Fund flows show what investors are actually doing, not just saying how they feel in sentiment surveys. As such, investors vote with their money, and by and large they have been selling stocks and buying bonds, except during the March panic. From a contrarian perspective, this does not indicate long-term equity market excesses.
Short-term volatility notwithstanding, the internal condition of the market has improved considerably. Several breadth thrusts have registered including the number of stocks above their 50-day moving averages, the percent of stocks hitting new 20-day highs, and a surge in the 10-day advance/decline ratio. All of these breadth thrusts have a very good track record leading to gains over the intermediate term.
Figure 5. | S&P 500 Index
Another breadth thrust is when twice as many stocks are advancing compared to those declining over a 10-day period. This signal is rare and, according to InvesTech Research, typically appears at the beginning of a bull market or new bull market leg.
There have been two 10-day thrusts in the past ten years. The first appeared in July 2016 and the second in January 2019. The long-term track record is impressive, as none of the 18 signals since 1950 have resulted in a loss in the following six months.
In addition, off the lows on March 23rd the market had its strongest 50-day move in the S&P 500 since 1952, when the US stock market went to the five-day trading week. The S&P 500 gained 40% in just 50 trading days. There have only been two prior times with 50-day moves of 30% or better, and those came in October 1982 and May 2009. You may all know those dates pretty well. Both of those massive spikes turned out to be just the early innings of multi-year bull markets.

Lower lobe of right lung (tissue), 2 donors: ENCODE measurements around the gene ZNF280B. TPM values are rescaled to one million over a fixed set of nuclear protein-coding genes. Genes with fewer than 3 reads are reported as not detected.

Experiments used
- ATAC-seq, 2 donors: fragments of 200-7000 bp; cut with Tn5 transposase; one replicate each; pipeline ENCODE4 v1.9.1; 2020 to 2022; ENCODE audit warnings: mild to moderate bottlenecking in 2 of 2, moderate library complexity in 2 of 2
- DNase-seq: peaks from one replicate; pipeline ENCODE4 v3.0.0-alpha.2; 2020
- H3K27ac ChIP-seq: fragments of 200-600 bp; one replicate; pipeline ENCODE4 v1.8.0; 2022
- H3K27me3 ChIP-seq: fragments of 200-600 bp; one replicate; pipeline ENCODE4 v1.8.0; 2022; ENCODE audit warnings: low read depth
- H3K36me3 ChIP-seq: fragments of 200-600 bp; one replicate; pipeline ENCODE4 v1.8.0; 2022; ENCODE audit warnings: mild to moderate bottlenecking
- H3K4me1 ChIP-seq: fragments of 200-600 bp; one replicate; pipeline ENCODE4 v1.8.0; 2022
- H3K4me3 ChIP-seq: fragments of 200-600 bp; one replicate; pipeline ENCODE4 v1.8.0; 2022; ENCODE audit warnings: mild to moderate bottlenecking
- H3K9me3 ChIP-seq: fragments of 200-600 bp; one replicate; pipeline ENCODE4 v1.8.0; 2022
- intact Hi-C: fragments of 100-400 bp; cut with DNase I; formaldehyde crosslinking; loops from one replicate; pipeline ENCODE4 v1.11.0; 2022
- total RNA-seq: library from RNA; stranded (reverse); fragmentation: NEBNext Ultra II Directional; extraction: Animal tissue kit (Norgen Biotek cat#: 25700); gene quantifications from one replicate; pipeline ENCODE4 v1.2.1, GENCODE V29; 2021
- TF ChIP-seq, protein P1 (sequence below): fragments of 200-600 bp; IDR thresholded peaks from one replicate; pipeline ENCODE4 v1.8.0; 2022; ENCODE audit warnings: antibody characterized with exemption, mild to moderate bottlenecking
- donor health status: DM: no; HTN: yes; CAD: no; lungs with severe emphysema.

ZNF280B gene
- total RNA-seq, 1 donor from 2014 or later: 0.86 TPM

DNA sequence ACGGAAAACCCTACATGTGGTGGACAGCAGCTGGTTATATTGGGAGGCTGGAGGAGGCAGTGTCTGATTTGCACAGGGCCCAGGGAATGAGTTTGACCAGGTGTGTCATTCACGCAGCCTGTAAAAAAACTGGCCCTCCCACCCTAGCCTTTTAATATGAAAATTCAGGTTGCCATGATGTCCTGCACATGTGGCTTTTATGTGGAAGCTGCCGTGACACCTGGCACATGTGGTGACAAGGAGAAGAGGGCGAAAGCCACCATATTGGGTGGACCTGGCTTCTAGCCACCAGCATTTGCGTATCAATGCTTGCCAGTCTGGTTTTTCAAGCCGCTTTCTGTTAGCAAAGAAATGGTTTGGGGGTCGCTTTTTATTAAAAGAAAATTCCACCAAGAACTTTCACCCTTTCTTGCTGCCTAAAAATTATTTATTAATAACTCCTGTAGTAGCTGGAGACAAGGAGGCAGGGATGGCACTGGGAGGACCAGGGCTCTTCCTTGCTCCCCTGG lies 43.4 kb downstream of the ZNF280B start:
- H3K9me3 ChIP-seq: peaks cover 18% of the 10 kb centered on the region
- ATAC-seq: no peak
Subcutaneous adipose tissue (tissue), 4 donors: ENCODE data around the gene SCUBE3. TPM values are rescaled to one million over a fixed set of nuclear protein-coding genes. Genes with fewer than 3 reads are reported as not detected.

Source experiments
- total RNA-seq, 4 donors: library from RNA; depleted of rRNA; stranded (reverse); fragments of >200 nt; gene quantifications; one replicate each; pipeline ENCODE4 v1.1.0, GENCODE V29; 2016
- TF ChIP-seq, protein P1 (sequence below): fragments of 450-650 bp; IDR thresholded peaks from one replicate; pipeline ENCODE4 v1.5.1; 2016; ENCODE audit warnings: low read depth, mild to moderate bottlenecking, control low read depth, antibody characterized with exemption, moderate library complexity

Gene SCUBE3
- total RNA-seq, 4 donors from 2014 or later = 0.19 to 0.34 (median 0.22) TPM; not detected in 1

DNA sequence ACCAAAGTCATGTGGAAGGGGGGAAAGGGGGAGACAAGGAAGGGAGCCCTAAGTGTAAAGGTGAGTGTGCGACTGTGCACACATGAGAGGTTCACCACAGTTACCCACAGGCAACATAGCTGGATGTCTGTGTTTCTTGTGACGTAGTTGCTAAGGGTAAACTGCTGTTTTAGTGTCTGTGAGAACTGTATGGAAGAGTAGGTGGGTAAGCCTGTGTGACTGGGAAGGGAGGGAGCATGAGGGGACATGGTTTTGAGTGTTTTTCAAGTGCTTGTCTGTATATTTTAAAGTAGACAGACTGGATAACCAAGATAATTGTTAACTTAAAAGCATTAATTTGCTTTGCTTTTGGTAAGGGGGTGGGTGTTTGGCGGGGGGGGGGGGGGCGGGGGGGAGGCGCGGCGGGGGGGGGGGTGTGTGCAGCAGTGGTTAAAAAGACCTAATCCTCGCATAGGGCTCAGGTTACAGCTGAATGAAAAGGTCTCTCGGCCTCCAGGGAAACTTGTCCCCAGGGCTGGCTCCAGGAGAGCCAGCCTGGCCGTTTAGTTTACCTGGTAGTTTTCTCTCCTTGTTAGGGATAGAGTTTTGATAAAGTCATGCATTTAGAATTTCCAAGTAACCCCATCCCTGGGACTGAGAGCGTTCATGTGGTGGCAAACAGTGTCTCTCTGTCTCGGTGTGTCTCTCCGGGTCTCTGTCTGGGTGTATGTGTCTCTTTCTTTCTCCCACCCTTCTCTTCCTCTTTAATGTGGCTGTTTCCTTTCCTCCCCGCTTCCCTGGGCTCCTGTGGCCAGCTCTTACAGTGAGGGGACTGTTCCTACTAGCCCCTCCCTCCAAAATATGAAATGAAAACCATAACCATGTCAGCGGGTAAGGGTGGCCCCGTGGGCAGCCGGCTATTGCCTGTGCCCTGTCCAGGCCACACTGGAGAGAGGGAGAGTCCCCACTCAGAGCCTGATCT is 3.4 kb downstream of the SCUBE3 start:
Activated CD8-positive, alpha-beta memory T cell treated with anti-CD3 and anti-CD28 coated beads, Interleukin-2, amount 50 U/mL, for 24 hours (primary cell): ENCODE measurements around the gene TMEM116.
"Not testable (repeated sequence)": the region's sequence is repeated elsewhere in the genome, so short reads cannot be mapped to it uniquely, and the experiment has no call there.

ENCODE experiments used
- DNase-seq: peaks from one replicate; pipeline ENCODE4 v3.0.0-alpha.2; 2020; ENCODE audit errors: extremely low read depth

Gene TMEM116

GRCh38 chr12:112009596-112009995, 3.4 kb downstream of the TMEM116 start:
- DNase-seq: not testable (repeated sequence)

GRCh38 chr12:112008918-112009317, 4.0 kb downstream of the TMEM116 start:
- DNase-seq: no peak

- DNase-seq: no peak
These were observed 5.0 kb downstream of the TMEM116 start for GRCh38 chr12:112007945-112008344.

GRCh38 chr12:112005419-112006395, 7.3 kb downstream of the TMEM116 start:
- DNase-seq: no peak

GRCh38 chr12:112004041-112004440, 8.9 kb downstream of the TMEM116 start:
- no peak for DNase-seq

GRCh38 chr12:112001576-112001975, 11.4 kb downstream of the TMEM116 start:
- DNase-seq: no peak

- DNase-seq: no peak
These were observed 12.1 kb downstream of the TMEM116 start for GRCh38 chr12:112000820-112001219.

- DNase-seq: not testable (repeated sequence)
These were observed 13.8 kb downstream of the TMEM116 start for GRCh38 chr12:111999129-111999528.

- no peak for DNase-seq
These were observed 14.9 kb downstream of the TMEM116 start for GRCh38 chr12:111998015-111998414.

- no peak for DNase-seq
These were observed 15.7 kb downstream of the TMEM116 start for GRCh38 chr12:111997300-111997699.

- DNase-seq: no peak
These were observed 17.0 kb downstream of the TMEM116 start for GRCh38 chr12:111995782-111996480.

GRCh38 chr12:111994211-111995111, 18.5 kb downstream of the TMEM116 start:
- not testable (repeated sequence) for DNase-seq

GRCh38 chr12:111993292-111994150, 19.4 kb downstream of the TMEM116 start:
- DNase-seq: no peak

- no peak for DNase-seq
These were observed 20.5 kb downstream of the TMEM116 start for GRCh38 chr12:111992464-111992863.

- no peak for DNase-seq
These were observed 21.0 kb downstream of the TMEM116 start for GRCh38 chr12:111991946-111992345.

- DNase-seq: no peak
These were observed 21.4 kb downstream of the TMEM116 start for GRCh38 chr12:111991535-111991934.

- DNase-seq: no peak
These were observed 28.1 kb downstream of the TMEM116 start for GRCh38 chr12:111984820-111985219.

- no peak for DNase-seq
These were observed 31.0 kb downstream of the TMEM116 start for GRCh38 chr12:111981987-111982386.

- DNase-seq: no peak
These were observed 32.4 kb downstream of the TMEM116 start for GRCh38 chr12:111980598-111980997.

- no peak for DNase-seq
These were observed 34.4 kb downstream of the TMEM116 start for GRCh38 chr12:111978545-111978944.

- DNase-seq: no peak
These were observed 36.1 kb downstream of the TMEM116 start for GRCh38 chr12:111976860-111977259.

While this is clearly a good sign of strong momentum, there are many risks in the current environment so we wouldn’t throw caution to the wind.
Figure 6. | Dow Industrials Four-Year Presidential Cycle
Prepare for Presidential Election Year Trends
We thought a key factor for the market coming into 2020 would be the Presidential Election. That hasn’t been the case yet, but as we get closer to November, we suspect we will begin to see normal election volatility. While the outcome is uncertain, we have gone back and studied prior election years to glean hints as to how the market may respond.
In the post WWII era, the S&P 500 has averaged a 6.7% price gain in the election year, with gains 82% of the time. However, that doesn’t paint the whole picture. Uncertainty heading into presidential election has often been a headwind for stocks. The market normally corrects and consolidates in choppy trading during the primary season. It did so this year for different reasons. Although the election year rally has on average begun in May, the timing of the rally has varied widely, depending on when the market gets comfortable and discounts the eventual likely winner. When the incumbent party candidate has lost, however, equities have tended to decline into Election Day. After the uncertainty has passed, the market has historically rallied strongly into year end and well into the next year.
The market has tended to do better when the incumbent Republican wins. For example, in the post WWII era, there have been five cases of an incumbent Republican winning re-election, the S&P 500 has gained 8.2% in those years compared to declining 4.5% in the four cases when the incumbent Republican has lost.
President Trump had staked his presidency on the economy; the question is whether voters blame him for the recession or credit him for guiding the economy through the crisis. Currently, Joe Biden has about a 10-point lead in national polls. This election is a wild card due to the recession and virus. However, looking at history, it is very rare for a President to win re-election in a recessionary year.